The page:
Witch hunt

To the Editor:

I read in the Islander that town of Mount Desert selectmen have signed a petition to boycott an oyster farm in Trenton because a few of its taxpayers have airplanes.

As a taxpayer in Mount Desert, I find it inexcusable for selectmen to form any opinion on the way another town should conduct its economic development plan.

I find it even more offensive that they would jump on this presumptive witch hunt against the oyster farm when the science and history of the area clearly indicate that the impact of a filter feeder, which incidentally utilizes and fits in to this ecosystem as flawlessly as nature can allow, would have any adverse effect.

Birds started getting some protection in the early 1900s. By the 1970s, we were able to remove many chemicals from their diet. Since then, and throughout my lifetime, predatory birds have made a beautiful comeback.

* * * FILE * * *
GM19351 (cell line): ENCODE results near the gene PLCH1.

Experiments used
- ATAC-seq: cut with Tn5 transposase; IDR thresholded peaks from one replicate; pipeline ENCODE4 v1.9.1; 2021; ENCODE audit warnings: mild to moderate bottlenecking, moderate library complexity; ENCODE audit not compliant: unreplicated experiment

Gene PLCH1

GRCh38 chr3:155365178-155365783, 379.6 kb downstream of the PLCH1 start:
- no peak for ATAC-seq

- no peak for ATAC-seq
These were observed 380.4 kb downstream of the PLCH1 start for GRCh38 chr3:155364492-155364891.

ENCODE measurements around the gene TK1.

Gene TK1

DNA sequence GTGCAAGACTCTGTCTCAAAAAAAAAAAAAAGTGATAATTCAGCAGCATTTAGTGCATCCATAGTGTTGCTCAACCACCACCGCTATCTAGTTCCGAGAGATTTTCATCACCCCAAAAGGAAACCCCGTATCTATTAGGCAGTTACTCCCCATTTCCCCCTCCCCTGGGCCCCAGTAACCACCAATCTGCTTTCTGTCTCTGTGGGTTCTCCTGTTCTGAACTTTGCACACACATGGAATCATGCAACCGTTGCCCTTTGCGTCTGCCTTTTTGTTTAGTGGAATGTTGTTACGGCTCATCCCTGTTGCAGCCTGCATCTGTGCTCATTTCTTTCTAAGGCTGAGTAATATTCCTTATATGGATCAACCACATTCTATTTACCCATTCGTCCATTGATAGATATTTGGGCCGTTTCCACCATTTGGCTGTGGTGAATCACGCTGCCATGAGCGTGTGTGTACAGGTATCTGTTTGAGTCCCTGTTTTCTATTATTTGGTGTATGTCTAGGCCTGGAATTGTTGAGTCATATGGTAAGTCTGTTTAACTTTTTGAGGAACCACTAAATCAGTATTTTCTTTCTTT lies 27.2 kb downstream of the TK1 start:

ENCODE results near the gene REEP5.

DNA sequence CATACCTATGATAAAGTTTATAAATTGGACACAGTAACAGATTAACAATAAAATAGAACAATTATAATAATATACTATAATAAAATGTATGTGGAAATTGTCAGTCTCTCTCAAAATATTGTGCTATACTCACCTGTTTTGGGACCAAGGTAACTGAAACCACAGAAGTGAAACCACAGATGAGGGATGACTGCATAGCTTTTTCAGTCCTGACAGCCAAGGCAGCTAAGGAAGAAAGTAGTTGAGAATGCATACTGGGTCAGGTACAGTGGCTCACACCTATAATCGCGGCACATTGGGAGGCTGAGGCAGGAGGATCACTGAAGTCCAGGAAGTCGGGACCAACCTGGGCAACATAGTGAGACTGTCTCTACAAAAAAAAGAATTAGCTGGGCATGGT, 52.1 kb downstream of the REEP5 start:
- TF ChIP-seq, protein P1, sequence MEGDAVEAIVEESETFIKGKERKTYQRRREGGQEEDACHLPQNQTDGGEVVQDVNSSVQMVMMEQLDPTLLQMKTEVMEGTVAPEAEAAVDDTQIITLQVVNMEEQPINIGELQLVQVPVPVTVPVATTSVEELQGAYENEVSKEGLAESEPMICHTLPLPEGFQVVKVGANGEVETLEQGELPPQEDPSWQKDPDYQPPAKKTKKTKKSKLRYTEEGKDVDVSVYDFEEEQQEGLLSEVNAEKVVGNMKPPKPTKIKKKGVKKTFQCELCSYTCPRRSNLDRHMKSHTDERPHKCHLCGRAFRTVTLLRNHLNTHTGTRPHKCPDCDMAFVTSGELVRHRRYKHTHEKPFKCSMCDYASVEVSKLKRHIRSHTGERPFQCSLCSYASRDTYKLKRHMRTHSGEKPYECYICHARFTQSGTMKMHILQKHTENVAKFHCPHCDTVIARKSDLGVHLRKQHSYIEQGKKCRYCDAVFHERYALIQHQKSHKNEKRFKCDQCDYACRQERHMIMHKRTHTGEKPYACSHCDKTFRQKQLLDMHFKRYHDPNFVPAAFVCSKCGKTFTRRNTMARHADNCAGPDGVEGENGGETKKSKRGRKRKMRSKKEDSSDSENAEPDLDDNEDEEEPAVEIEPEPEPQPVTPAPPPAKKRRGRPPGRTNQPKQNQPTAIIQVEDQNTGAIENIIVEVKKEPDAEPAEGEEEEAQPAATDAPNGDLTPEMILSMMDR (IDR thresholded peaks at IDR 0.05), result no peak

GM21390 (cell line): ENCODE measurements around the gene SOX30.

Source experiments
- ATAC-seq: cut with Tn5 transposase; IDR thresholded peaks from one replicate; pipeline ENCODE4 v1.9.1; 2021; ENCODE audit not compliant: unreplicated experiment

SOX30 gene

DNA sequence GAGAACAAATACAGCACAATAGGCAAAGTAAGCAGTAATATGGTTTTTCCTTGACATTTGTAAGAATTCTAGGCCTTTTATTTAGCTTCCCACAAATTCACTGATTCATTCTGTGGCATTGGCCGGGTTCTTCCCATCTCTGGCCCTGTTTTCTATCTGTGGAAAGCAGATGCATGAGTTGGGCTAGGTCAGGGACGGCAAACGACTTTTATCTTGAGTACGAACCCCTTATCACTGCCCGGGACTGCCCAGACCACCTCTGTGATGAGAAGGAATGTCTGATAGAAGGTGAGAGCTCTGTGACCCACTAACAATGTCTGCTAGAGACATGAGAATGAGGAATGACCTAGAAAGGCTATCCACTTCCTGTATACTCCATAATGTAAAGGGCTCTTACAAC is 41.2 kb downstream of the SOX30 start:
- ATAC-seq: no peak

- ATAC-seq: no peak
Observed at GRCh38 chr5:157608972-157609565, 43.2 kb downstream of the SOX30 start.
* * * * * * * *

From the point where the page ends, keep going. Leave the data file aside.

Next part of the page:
Any naturalist will tell you that more predatory birds indicate a healthier ecosystem that will fluctuate in a fairly stable equilibrium.

A couple pertinent ways this equilibrium could change is if an external energy source is brought into the ecosystem, which the farm will not do, or an exotic bird that dines on oysters is brought into the ecosystem. Oysters, as filter feeders, will have a negligible environmental impact and arguably a positive economic impact.

Let’s stay focused on our own town and lead by positive progressive examples.

Michael Olson

Mount Desert8

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